The readings from this Sunday always make me a bit uncomfortable. First from 1 Kings 17:10-16 about Elijah asking the widow for some bread and water, and she responded that she was just about to use the last of her ingredients to make bread for her and her son before they died. Elijah promised her if she brought him back some bread, the widow and her son would not die, and would not go hungry again. She did as he said, and they ate for another year.
The gospel reading from Mark 12:38-44 then goes on to talk about the widow who gave all she had in the form of two coins, as opposed to the rich men who gave more money, but not all they had. He praises the widow for giving her whole livelihood while the rich men only gave from their surplus wealth.
Yeah, there were quite a few of us squirming in our seats during this homily.
Giving generously can be so hard! As someone who deals with budgets and figures and money all day, I am prone to erring on the side of caution when it comes to tithing. Raising a family with six kids can be expensive, and we have chosen this lifestyle of living simply rather than living stressed. In order to make that work, we both have full-time jobs, we live in a two-family house, we drive paid off vans, we barely have any money in savings, we only go on vacations if they are basically given to us (parent's timeshare), eat homecooked meals, etc. etc. etc. In other words, we make all our decisions based on our finances and always try to save more, spend less.
But, because we do these things we have a little cushion in our budget. We are able to pay our bills every month and can splurge from time to time - sports for the kids, a date night for Phil and I, gifts at birthdays and Christmas don't overwhelm us. It's nice and it hasn't always been like that. When it was only Phil on a teacher's salary, we could barely pay our bills. I was pinching pennies just to try and buy groceries. It wasn't prudent for us to have me stay home with the kids when we couldn't feed or shelter those kids. I worked part-time, nights and weekends doing whatever I could until we only had one that needed daycare, and then I went back full-time.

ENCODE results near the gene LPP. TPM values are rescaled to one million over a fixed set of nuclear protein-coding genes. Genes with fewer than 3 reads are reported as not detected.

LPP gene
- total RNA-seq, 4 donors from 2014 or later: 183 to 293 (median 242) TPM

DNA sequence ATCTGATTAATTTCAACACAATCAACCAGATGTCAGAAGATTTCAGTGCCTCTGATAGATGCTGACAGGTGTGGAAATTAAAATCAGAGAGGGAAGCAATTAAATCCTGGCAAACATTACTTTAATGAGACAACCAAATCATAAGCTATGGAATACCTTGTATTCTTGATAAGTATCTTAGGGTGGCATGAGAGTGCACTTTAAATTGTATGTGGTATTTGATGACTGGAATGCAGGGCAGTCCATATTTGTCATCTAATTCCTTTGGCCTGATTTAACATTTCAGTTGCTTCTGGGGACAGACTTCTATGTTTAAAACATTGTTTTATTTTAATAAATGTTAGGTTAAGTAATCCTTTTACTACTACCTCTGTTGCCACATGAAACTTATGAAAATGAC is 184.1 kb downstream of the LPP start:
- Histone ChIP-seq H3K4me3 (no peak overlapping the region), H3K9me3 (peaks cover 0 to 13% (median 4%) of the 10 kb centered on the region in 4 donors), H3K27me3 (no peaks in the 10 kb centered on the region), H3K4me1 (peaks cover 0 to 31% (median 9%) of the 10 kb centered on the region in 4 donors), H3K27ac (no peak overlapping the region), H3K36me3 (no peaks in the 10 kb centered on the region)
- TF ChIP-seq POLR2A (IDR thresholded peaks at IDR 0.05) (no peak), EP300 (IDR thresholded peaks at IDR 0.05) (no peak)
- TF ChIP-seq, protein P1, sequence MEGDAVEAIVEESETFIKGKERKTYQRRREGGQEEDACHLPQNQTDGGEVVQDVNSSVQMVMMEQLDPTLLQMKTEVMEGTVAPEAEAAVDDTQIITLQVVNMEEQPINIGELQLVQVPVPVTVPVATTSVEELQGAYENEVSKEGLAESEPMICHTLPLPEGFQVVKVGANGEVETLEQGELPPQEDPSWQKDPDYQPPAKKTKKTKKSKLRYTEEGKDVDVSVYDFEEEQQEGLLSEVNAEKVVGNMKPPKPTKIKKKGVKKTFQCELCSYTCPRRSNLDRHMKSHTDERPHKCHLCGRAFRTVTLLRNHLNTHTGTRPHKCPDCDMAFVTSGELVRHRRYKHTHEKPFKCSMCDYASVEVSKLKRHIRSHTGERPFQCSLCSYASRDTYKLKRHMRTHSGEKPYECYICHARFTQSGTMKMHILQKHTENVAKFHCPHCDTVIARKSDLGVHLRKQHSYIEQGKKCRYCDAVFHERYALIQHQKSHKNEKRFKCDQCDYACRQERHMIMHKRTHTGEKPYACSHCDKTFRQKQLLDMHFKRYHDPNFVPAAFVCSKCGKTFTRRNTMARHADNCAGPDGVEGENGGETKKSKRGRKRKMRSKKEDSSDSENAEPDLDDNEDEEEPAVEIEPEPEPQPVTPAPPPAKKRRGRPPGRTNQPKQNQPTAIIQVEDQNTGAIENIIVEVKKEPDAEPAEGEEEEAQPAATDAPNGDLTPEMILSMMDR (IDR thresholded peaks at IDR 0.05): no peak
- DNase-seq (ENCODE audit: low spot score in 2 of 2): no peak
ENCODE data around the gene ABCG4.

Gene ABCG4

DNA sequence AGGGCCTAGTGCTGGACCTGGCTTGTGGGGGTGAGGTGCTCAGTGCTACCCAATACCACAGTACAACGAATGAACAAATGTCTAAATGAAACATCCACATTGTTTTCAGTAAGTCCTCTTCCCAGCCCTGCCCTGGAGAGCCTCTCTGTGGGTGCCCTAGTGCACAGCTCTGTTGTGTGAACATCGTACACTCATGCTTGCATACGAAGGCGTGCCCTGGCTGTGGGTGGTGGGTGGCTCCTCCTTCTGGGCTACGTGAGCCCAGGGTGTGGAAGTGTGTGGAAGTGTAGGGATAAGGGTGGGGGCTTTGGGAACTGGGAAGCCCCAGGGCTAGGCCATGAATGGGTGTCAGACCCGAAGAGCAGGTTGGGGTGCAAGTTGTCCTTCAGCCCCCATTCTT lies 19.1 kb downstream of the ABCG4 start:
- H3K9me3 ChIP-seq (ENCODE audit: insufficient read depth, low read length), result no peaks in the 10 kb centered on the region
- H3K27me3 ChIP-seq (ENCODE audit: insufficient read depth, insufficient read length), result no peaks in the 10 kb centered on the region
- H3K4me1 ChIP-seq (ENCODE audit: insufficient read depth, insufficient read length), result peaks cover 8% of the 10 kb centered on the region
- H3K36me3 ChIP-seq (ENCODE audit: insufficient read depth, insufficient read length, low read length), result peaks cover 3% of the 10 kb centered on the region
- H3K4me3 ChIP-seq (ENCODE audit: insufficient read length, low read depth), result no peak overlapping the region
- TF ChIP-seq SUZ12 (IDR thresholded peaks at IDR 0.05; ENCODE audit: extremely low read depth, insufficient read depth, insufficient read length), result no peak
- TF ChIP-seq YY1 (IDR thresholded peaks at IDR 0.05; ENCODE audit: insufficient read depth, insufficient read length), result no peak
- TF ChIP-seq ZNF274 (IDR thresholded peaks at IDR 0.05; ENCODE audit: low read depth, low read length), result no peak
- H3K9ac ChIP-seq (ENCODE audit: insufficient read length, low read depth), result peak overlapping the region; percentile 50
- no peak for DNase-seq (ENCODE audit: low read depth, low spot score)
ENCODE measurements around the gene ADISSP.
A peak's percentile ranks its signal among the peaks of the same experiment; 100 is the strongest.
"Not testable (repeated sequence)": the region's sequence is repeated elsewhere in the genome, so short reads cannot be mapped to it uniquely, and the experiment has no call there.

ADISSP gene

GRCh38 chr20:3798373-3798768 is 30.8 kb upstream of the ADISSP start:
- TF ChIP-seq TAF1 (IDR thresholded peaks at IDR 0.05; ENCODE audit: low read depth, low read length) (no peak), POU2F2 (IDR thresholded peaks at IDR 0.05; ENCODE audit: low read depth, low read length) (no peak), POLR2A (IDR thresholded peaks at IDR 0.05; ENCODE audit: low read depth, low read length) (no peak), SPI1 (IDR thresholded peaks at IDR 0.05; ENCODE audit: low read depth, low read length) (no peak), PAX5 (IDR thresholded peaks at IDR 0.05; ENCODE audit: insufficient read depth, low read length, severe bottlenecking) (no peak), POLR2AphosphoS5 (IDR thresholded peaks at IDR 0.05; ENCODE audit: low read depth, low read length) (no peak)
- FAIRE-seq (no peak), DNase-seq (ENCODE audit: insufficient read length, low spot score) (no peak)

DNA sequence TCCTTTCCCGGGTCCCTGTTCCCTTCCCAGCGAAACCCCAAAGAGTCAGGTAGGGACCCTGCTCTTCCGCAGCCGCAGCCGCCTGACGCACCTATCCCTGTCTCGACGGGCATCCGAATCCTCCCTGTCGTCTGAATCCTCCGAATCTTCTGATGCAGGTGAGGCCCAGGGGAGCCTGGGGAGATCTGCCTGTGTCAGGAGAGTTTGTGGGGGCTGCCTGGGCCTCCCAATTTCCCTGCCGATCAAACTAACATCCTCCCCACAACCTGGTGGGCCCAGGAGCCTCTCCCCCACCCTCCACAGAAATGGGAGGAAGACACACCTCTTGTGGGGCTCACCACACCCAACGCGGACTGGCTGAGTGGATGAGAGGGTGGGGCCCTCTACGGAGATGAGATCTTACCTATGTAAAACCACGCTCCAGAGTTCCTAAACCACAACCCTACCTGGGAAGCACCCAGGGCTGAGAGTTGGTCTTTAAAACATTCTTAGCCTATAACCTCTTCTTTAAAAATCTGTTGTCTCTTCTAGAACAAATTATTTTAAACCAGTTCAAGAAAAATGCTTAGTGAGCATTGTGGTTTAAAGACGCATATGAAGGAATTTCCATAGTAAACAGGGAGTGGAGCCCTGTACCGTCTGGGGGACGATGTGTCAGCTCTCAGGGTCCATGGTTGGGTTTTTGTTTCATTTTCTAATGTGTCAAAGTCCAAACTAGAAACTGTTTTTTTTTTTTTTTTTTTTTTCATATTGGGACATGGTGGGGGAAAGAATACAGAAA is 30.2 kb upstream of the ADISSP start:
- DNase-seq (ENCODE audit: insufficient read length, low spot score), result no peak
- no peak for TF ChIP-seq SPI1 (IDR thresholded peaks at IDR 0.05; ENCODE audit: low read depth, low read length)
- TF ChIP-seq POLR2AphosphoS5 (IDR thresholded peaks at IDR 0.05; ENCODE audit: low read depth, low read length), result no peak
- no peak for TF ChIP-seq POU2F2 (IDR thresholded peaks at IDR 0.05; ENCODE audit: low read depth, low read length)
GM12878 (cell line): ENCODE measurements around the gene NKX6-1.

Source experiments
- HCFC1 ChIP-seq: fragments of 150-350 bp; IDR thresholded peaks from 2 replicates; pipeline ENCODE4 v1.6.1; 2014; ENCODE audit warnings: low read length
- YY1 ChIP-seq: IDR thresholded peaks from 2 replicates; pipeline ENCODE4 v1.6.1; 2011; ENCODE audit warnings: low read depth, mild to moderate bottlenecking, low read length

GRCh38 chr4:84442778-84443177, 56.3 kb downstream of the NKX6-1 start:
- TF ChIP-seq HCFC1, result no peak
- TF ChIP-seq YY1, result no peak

I'm not saying that this is how every family should work, actually I believe if a mom (or dad) is financially able to stay home with their little kids, they should. That is such an important job, and it kills me to have to hire it out. I know my kids will only be little once, and I know nothing matters more than my vocation to motherhood. It's just not an option for our family, and I have worked through making my peace with it (mostly). If I win the megabucks tomorrow, I'm quitting and staying home, but until then, it's off to work I go.
Wow, that got off topic quick. Where am I even going with this?
Oh right, tithing. So, like probably everybody, when I am trying to decide how much to tithe at church, I sometimes have a hard time letting go. I have no problem at all being generous in other areas - making a meal for a new mom, driving a friend's child home from sports practice, sending a gift to someone who needs a pick me up, volunteering my time at school or church, giving blood to the Red Cross, being open to life. These things are "giving from my surplus", a place where it's easy to give.
Giving more financially would be giving from a place where it hurts. Our whole married life has revolved around money - not having enough, figuring out how to make more, paying off debt
, saving for the future. It's been our biggest struggle (well, alongside learning NFP) and giving it away seems in opposition to our family's needs.
It's a tough decision to make...where does the line ends on being prudent and responsible for what we have vs. being generous and trusting in what will come?
I once heard Peter Kreeft
give a talk at my church, and he said that when it comes to determining family size, we should have a little more than we can afford. That is to say, give until it's uncomfortable. The same goes for tithing, we should give more than we think we can afford, and God will bless us for it. I think that really is the answer when discerning more babies and discerning how much to tithe. Give until it's uncomfortable. That Kreeft is a smart man.
I have experienced this all the time in the past...when I am generous with others, others are generous with us. I know
it's true. Then why is it still so hard to believe it will happen in the future? Why is it so hard to stop the financial worrying when I know it is in giving that we receive? Lord help my lack of trust in this area, and let me grow to be more like the widows who gave their all., because for crying out loud, I know I can't take it with me! I guess that's why I'll always be a practicing
Catholic, there's always room to improve :)